By mar­ry­ing PPP chair­per­son, Be­nazir, Zar­dari had planned to hi­jack the party. His task was made eas­ier when Murtaza Bhutto, who posed the only hur­dle in his way, was elim­i­nated in a po­lice en­counter. Now, as Be­nazir’s con­sort, he was able to call the shots. There was none to dis­pute his right. How­ever, he achieved full free­dom when Dame For­tune smiled at him once again, re­mov­ing Be­nazir Bhutto, and his path to­wards Pak­istan’s pres­i­dency lay open.

How­ever, the PPP has con­tin­ued to wither un­der Zar­dari’s eti­o­lat­ing shadow. Peo­ple have dropped away in droves like dry leaves falling from trees. This has been true, es­pe­cially, of the Pun­jab, which was PPP’s fortress in its hey­day. The party has now been re­duced to the sta­tus of a re­gional party con­fined to Sindh and its rep­re­sen­ta­tion else­where is only nom­i­nal.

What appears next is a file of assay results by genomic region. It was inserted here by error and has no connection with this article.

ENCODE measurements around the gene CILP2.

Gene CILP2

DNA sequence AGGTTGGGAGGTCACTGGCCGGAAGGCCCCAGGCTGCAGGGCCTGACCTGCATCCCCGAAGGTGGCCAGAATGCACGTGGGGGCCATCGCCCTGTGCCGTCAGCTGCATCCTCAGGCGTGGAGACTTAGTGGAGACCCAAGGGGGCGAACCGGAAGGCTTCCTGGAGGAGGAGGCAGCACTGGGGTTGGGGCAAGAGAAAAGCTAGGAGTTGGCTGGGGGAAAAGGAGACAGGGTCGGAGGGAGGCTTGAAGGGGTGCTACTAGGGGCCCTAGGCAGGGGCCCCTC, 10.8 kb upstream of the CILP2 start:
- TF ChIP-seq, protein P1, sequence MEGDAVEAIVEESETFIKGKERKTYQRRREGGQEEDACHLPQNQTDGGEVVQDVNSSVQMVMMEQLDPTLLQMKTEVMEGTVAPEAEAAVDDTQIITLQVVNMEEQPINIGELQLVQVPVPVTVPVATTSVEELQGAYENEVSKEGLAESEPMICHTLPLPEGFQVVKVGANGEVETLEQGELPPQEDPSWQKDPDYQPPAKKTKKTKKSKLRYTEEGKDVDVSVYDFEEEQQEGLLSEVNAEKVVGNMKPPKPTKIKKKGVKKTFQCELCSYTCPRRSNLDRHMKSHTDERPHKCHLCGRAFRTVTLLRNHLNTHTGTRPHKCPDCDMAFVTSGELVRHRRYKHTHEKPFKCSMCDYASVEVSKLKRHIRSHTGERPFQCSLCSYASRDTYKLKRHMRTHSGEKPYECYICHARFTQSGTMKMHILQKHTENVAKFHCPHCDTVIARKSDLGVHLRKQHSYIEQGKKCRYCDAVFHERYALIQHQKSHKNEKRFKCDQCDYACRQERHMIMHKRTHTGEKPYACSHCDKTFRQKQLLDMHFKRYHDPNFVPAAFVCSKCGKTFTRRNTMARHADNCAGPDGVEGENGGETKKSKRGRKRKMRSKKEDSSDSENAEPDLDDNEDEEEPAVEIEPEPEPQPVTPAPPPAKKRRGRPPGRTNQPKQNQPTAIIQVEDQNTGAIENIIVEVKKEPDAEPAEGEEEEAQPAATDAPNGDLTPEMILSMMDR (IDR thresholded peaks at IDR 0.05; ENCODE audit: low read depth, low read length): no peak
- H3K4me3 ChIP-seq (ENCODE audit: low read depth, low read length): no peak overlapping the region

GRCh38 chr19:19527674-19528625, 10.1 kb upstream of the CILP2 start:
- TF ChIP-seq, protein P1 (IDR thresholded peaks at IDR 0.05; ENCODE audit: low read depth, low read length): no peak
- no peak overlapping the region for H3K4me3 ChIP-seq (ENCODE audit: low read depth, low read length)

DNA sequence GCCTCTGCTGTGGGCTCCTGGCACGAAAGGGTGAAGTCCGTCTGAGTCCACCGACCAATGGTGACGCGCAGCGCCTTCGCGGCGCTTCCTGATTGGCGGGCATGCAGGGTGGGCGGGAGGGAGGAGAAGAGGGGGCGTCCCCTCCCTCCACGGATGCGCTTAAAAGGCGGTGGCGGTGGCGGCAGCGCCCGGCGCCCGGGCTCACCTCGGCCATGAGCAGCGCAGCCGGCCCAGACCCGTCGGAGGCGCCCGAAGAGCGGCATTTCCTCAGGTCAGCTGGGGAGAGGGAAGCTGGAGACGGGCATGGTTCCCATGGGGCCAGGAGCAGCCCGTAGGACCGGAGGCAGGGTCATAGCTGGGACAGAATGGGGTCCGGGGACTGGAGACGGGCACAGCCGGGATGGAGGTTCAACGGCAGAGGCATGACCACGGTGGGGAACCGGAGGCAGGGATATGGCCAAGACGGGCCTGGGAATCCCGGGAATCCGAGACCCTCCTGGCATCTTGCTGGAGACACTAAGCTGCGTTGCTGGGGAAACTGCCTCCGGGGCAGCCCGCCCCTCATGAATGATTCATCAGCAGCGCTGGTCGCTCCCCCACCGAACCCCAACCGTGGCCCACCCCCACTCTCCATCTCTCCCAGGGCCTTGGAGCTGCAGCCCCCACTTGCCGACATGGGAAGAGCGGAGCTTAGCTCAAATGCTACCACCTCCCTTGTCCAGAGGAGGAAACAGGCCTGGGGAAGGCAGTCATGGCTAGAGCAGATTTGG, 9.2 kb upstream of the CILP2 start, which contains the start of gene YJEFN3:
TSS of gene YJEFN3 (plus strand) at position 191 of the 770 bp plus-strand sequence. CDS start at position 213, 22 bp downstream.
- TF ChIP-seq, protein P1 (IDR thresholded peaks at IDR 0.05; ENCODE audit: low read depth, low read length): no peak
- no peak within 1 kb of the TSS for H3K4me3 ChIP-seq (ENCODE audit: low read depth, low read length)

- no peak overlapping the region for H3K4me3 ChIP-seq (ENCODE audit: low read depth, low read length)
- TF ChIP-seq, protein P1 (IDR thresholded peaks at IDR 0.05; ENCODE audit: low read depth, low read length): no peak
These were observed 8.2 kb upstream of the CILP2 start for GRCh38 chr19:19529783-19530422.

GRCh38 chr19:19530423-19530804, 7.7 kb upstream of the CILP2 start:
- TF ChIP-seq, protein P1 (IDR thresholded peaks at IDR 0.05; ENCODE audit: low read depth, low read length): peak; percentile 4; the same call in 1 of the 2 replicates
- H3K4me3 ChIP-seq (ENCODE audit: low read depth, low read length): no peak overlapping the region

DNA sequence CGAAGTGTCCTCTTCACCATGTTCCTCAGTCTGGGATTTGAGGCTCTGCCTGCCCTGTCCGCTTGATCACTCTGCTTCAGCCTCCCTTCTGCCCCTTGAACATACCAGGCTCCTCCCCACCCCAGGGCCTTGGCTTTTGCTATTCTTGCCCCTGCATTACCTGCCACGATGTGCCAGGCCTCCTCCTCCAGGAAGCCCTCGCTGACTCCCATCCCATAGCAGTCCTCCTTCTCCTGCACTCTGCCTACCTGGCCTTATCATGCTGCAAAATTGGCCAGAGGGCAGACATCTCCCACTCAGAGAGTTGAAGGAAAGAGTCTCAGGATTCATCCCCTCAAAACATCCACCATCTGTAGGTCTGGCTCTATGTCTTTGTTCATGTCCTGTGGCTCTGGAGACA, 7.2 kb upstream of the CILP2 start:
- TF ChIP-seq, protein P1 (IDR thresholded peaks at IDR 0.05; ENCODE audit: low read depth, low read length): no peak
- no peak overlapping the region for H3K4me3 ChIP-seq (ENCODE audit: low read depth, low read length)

With Be­nazir’s demise, the hered­i­tary man­tle of the party’s chair­man­ship passed to her son Bi­lawal. But his fa­ther as­sumed the role of re­gent. As co-chair­man, he wields de facto power, while the young lad re­mains de jure as a show boy. The tran­si­tion is now com­plete: Bhutto’s PPP has be­come Zar­dari’s party.

To be­guile peo­ple with the Bhutto link, Bi­lawal was given the sur­name of Bhutto along with Zar­dari, - as Bhut­toZar­dari. But the Bhutto plumage could not hide the Zar­dari jack­daw. There is none of the Bhutto magic in him. To rally Bhutto loy­al­ists, he starts his speeches with cries of “Jiye Bhutto.” But it falls flat on the ears of the au­di­ence. At a Lon­don rally of the Kash­miri Di­as­pora, once, when he mounted the podium and raised the slo­gan, he was chased out.

Bi­lawal’s in­au­gu­ra­tion it­self was in sharp con­trast to ZAB’s. Un­like any­thing of the like seen be­fore, Bi­lawal was dropped from “space” at the venue of his first pub­lic meet­ing at Quaid-e-Azam’s mau­soleum and lifted back into “space” af­ter he had fin­ished.